I have been a Friend for forty-five years. I started attending a few years after returning to the U.S. from a tour in Vietnam. It was a stressful time. We had two young children. At the encouragement of Charles and Mary Minor, we visited Flagstaff Friends Meeting on South Beaver Street, just off the campus of Northern Arizona University.
In 1969 in Seattle, getting help from the American Friends Service Committee on my application for conscientious objector status, I went upstairs to see what the Quakers were about. That Sunday meeting was my first experience of mindful meditation. “We sit in silence and listen for thoughts from God,” they told me.
In meeting for worship, we center down, listen to vocal ministry, discern authentic vocal ministry, and hold people in the Light. The practice of mindfulness helps me with all of these. Also, if it weren’t for my mindfulness practice, I probably would have had to abandon Quakerism decades ago.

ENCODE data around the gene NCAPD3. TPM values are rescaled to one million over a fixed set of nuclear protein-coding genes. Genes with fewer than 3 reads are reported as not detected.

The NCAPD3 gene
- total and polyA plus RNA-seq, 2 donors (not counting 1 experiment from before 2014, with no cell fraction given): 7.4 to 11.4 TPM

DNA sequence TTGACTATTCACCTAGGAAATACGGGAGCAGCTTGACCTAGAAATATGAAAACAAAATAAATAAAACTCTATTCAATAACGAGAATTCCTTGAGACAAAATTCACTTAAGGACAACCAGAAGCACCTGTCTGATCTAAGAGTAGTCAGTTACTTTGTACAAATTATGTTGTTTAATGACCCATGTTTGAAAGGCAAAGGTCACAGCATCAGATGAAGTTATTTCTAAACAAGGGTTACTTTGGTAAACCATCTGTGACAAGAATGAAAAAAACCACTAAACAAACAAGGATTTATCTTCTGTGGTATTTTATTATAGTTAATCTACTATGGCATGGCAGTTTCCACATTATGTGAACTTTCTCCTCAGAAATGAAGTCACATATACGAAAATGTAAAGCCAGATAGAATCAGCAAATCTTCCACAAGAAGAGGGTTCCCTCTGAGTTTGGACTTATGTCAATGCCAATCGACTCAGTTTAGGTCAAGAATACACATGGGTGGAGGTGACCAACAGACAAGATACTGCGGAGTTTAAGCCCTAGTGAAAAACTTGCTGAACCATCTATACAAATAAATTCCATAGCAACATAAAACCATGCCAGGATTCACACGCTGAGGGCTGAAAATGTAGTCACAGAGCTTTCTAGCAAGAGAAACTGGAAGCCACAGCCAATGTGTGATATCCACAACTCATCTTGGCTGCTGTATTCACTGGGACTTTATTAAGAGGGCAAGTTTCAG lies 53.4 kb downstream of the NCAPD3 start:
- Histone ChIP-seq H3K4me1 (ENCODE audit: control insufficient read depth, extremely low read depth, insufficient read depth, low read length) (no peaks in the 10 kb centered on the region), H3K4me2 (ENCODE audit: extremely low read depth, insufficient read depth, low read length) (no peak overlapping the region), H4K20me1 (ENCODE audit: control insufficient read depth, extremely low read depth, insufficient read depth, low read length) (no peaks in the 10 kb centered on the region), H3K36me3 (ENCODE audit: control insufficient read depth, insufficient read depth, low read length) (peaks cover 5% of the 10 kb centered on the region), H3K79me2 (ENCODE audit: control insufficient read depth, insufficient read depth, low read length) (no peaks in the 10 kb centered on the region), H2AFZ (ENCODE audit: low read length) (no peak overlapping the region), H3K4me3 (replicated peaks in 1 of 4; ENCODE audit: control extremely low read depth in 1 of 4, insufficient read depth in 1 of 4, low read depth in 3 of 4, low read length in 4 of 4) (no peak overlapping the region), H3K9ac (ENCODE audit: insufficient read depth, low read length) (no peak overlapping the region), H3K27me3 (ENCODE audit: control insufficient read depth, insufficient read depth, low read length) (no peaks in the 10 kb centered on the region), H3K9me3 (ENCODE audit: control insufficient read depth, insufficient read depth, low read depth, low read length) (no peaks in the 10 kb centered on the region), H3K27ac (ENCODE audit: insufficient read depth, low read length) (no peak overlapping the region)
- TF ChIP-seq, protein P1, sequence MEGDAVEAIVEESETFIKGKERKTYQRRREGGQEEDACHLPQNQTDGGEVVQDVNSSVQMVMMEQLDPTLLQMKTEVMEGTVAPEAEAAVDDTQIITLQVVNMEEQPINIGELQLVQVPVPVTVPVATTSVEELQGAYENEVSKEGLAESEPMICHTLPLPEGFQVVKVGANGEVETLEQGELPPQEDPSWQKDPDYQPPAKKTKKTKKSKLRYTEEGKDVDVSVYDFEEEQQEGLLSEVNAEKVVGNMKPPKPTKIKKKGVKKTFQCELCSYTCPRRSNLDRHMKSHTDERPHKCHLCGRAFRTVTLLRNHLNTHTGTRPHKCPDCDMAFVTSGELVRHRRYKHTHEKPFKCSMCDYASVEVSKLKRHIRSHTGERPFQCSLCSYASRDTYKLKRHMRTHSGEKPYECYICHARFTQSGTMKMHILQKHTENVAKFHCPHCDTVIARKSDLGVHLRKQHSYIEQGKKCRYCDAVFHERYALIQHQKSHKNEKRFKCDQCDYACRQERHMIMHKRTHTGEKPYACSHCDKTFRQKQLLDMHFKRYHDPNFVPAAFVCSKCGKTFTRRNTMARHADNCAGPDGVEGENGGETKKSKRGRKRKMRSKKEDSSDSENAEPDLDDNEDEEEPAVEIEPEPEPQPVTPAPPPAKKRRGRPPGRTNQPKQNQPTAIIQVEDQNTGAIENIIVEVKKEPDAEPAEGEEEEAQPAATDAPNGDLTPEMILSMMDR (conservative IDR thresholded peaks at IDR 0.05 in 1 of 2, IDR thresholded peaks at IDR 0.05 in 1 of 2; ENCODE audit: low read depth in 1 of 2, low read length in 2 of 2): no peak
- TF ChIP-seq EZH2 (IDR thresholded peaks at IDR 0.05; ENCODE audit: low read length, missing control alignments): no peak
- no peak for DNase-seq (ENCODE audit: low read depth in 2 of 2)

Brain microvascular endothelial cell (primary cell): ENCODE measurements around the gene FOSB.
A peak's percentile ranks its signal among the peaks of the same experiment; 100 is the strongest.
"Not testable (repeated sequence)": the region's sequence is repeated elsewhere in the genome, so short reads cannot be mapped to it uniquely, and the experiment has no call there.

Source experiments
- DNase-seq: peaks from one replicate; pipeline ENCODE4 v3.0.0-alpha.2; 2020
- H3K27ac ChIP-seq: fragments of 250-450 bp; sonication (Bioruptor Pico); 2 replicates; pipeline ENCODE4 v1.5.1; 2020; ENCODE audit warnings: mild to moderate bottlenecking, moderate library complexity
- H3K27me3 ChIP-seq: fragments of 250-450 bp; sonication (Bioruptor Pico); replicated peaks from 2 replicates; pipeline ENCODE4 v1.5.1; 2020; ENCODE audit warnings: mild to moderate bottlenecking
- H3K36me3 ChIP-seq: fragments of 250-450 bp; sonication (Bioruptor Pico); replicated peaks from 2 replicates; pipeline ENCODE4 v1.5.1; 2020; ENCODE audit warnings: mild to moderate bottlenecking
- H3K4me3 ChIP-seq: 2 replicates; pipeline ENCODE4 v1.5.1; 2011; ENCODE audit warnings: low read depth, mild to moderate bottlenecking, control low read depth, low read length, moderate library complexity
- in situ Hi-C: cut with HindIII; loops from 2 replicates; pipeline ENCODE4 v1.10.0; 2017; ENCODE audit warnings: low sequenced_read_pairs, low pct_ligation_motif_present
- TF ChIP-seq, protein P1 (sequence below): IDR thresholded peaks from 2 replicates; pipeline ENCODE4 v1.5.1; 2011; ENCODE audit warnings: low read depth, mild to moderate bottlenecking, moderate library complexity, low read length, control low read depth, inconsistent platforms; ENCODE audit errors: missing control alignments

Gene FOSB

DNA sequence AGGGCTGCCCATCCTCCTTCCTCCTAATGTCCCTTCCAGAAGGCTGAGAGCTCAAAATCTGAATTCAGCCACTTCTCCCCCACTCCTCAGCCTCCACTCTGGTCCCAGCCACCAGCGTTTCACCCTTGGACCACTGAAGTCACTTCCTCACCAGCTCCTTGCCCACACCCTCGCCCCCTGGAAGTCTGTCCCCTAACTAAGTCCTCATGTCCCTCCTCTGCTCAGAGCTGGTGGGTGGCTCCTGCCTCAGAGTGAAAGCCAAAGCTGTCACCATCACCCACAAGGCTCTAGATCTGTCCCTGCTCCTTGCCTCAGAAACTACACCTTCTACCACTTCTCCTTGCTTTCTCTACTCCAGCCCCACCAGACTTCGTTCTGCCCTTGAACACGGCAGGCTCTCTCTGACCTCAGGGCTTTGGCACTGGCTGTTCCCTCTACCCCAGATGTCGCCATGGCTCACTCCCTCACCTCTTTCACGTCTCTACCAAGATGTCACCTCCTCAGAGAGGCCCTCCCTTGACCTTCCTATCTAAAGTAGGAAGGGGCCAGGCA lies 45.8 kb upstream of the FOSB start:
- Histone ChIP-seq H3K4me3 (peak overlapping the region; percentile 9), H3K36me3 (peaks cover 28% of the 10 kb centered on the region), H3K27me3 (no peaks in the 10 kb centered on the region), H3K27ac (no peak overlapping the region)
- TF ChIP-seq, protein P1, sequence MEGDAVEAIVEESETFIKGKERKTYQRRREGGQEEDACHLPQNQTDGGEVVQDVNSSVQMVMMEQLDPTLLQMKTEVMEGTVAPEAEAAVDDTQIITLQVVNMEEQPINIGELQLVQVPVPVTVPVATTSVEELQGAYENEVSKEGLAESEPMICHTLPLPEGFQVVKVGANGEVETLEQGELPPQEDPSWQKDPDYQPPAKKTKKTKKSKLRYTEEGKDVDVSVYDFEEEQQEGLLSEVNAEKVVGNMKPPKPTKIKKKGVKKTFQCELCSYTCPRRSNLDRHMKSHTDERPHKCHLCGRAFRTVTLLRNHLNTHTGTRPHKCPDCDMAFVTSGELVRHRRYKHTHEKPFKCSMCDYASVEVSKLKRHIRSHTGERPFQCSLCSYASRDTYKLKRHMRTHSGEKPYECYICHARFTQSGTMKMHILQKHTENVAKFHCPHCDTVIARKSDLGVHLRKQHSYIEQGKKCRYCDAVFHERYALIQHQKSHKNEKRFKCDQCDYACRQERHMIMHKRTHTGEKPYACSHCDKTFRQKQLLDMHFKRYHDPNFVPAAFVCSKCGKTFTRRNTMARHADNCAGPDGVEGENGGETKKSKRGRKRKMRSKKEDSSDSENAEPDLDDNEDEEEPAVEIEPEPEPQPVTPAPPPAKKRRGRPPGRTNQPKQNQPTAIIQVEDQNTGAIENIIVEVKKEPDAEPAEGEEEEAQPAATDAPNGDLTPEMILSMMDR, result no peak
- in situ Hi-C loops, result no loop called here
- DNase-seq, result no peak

The purpose of meeting on Sunday morning is corporate worship. Worship transcends meditation, yet meditation can be excellent preparation for worship. Meditation is inwardly focused, as one plumbs oneself and frees oneself from worldly thoughts. Worship seeks a shared communication with God, through prayer, praise, thanksgiving, petition, humble penitence, or opening to God’s leadings.